Thursday, December 3, 2009

H1N1 adventures

I have never been a huge fan of flu shots but then after chemo, I was told I should get them. I have also pondered the H1N1 option. I work part time in a high school (a/k/a germ factory) and I work part time in another office. My husband works in a third office. So germs galore. I got a seasonal flu shot a few weeks ago at the hospital's clinic. I have also heard the stories of people waiting in line for hours for H1N1 shots. I can't stand in line for hours (without whimpering in pain) so I have been patient and waiting until they are more available and no big lines and perhaps beg from one of my doctors when I see them.

From what I have heard of H1N1 (couldn't they pick an easier name? Shift, h, release shift, 1, shift, n, release shift, 1 is a PITA to type. Swine sounds so slimy too) flu it includes all kinds of nastiness - fever, aches, nausea, vomiting, all the unenjoyable things in life that I can really live without. I do want to avoid it and with my medical history blah, blah, blah, blah, blah, blah, I should get the shot.

Yesterday I got to work about 115 pm at the high school. A co-worker went down the hall to run an errand and came back to report that they had set up an H1N1 clinic and didn't I want to get a shot? No line so yes indeedy I wanted one. I went down and the two somewhat uninformed ladies at the desk told me yes I was eligible if I wanted one and worked at the school. Just fill out the form and go down the hall. I filled out the form (no allergies to eggs, had flu shots before, etc) and went down the hall.

The next table of two ladies told me students only so I wasn't eligible but if I had health issues perhaps the nurse could clarify when I could expect to be able to get a shot. The nurse said no, not today, students only but maybe the director of health could tell me when the shots would be available. I tore up my form as I walked with the nurse to see the director of health and threw it in the trash. He said 'oh, they just opened it up to everyone who wants it'. So I filled out another form and went back down to see the second set of ladies again who said no again and we went through the whole thing again but the health director came over and clarified (I love bureaucracy when they communicate well).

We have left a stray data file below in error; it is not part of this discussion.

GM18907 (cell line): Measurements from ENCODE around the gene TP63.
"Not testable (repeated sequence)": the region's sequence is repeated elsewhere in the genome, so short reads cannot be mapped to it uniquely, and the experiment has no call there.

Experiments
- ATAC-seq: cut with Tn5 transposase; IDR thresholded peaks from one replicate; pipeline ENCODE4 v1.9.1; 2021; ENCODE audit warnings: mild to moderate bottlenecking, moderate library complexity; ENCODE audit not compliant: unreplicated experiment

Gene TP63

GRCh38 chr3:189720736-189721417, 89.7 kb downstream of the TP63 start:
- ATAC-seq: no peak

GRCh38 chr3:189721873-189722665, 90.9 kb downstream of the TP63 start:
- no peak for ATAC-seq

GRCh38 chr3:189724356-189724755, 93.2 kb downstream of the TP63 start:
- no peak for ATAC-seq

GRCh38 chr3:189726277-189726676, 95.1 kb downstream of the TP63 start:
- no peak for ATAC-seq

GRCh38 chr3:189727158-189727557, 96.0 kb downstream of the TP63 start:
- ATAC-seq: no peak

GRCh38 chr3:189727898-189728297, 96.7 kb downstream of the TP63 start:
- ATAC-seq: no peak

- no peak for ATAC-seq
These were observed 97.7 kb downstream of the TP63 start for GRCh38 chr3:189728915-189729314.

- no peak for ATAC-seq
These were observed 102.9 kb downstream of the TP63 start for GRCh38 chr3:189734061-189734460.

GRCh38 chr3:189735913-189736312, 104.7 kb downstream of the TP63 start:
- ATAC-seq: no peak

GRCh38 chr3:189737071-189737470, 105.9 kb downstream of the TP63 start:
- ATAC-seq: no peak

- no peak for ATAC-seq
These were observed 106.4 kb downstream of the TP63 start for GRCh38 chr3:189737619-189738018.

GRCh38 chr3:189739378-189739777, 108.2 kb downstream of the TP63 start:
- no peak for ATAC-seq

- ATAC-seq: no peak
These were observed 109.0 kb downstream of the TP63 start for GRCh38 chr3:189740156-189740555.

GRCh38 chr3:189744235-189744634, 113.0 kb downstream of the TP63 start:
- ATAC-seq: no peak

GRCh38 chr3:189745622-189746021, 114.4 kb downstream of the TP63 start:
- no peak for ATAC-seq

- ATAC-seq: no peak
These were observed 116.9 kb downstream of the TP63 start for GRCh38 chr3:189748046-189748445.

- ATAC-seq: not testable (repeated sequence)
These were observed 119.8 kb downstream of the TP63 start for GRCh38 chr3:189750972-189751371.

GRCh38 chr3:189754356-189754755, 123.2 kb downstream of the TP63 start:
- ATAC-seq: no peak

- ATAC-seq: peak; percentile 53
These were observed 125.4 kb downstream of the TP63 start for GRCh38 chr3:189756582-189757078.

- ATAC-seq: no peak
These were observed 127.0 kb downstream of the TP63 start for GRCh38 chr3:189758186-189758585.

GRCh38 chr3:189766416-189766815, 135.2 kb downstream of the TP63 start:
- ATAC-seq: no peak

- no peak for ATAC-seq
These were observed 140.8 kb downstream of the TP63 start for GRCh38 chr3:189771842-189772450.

Finally, I get my shot and was told I have to sit in the back of the room for 5-10 minutes. Apparently this is the case to make sure no one gets dizzy and passes out. I will confess that in sitting there for 5 minutes I felt a tiny bit of dizziness that went away so I left and went back to work at five of 2. By that time, there were several employees getting their flu shots.

Later, the janitor reported to me that shortly after 2 pm the line was approximately 45 minutes long. As I left at 530 pm, there were hundreds of people in line. Lucky me sneaked in at the beginning. And so far I feel fine, no reaction, no more dizziness so today is just another day - go to the gym (because of downpours), work late, and then home.

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